A young woman from a poor village in China, Xiajia has come to England via a black-market agency to be a surrogate mother for a wealthy Chinese couple, living with them so they can supervise her pregnancy. Since the wife, Mrs Guo, is barren, Xiajia will be the child’s genetic mother. The film opens with Xiajia at her mid-pregnancy screening. Where for most mothers this is a wondrous moment, for Xiajia it is a reminder of her isolation. She in a foreign country, without friends or family, and even the child is not hers to keep. In her isolation, Xiajia has a burning desire to be seen. She looks to Mr Huang, the father of her child, reading into his small kindnesses. But as their relationship grows, she begins to fall into conflict with his wife. Mr Huang refuses to protect Xiajia, and hated by Mrs Guo, she is forced to flee. Pregnant and destitute, Xiajia thinks all is lost. But in this moment of desparation, she is met by God in a profound spiritual encounter. Here, she understands that she and her child are seen by God – and that is all they need.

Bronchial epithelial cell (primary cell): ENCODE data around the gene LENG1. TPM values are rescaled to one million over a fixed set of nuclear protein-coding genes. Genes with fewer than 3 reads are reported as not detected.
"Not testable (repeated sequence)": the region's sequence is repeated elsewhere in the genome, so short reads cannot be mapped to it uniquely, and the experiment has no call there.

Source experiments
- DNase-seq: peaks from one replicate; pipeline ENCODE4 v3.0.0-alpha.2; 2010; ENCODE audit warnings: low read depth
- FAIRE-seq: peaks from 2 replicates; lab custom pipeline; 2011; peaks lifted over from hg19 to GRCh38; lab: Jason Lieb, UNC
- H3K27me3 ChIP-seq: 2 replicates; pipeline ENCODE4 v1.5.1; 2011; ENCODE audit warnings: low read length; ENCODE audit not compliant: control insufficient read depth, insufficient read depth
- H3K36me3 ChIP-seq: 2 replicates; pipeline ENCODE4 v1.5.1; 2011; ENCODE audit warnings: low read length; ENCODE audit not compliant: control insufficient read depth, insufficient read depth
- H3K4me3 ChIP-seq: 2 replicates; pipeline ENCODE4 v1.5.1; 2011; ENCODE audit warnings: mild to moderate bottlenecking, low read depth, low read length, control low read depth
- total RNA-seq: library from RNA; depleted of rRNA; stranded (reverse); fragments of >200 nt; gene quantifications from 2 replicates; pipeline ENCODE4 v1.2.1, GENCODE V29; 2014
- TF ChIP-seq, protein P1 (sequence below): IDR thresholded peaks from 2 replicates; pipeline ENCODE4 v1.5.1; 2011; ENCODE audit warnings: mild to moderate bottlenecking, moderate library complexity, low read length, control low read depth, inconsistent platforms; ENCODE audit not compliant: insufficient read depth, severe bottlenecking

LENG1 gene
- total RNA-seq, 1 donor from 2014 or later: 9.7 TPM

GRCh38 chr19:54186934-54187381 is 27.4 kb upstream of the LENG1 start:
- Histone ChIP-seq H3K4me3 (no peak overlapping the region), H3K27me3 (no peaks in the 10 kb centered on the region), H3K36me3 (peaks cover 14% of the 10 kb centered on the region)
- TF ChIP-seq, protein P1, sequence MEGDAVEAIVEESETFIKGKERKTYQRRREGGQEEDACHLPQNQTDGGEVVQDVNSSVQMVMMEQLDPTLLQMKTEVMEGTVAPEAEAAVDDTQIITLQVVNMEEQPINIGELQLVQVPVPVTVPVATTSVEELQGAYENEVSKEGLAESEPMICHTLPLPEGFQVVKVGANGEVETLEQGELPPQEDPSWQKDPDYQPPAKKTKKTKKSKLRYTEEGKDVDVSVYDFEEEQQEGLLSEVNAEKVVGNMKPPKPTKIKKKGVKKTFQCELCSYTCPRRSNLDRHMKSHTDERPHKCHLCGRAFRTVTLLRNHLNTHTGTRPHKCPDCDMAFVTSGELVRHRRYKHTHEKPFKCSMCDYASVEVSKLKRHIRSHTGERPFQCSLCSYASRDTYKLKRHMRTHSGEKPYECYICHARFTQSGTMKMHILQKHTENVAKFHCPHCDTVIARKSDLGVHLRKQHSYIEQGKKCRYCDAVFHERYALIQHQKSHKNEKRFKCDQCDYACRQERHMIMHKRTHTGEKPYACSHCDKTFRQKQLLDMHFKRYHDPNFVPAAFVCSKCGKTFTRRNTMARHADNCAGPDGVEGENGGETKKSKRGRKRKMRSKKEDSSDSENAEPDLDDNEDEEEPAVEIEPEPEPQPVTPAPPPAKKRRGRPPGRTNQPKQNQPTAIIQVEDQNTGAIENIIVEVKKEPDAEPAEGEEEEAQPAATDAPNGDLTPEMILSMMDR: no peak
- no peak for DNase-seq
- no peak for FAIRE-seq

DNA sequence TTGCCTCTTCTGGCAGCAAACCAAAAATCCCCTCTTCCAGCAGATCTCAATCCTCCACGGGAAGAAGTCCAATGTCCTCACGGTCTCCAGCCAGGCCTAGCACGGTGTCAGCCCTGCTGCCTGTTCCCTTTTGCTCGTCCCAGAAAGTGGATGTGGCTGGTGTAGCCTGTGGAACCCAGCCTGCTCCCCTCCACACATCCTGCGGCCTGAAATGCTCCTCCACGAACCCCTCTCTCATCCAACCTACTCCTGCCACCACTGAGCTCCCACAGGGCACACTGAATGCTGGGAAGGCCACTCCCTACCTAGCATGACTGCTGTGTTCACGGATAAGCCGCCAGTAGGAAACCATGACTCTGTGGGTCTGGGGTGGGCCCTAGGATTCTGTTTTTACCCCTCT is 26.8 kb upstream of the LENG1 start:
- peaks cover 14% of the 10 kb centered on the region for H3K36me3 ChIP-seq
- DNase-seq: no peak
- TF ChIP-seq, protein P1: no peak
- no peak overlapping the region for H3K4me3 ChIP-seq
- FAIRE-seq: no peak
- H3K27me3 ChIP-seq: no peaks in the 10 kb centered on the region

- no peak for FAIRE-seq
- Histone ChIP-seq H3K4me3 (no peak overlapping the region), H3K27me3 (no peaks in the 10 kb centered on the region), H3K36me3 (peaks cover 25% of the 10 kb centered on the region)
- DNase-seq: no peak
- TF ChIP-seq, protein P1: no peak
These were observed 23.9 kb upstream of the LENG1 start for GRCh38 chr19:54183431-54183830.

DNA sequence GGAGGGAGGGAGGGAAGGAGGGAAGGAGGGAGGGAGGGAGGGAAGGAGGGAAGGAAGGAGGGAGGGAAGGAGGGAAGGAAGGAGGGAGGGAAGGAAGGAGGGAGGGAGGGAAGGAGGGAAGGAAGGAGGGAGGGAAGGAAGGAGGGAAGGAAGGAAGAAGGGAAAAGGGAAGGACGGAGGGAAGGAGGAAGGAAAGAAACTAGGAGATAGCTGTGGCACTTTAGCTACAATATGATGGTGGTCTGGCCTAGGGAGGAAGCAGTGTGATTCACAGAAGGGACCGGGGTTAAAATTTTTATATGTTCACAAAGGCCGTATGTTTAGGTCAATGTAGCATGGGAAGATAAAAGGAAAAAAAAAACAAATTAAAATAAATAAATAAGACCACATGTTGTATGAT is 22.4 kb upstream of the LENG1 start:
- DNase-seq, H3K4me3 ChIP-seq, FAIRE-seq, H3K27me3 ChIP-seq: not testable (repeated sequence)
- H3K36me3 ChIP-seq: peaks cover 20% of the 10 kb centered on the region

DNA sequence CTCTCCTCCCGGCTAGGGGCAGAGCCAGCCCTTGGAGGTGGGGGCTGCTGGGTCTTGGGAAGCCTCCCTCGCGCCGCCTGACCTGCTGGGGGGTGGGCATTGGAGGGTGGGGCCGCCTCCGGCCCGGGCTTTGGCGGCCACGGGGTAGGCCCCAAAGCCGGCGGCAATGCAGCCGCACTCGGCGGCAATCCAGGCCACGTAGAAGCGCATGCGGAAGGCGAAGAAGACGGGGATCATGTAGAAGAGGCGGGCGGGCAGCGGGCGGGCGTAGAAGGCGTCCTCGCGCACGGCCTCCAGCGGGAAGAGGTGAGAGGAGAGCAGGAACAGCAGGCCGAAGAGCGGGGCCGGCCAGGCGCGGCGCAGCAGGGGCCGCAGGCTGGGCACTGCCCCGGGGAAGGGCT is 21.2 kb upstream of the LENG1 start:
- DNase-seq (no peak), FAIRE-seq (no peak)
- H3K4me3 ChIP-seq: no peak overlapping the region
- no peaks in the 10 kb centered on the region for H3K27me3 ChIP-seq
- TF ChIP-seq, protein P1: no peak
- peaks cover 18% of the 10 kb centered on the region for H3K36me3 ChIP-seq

Genesis 16 and 21. Most readers view the story of Hagar and Ishmael through the eyes of Abraham. OUR CHILD aims to reinterpret these passages with Hagar as the protagonist, placing the stories of Abraham and Sarah in the background. Hagar’s story is deeply unsettling. She is powerless; a slave, entirely under Sarai’s authority. Sarai gives Hagar to Abram so that they may have a child – and Hagar has no say. Xiajia’s story parallels this dynamic. Whilst she is able to choose to become a surrogate mother, she is powerless in other senses, economically destitute and completely isolated. The central story of OUR CHILD revolves primarily around Gen 16. Here we see Hagar “look[ing] with contempt on her mistress”. We can imagine that Hagar, as the future mother of Abram’s child, believes that she is at long last seen. Similarly, Xiajia looks to the child’s father in a desparate desire for recognition. But this rebellion causes Sarai to deal harshly with Hagar, and she flees to the wilderness where she learns that it was never Abram’s recognition which mattered. Instead, God sees her; and it is in God alone that she can be truly understood.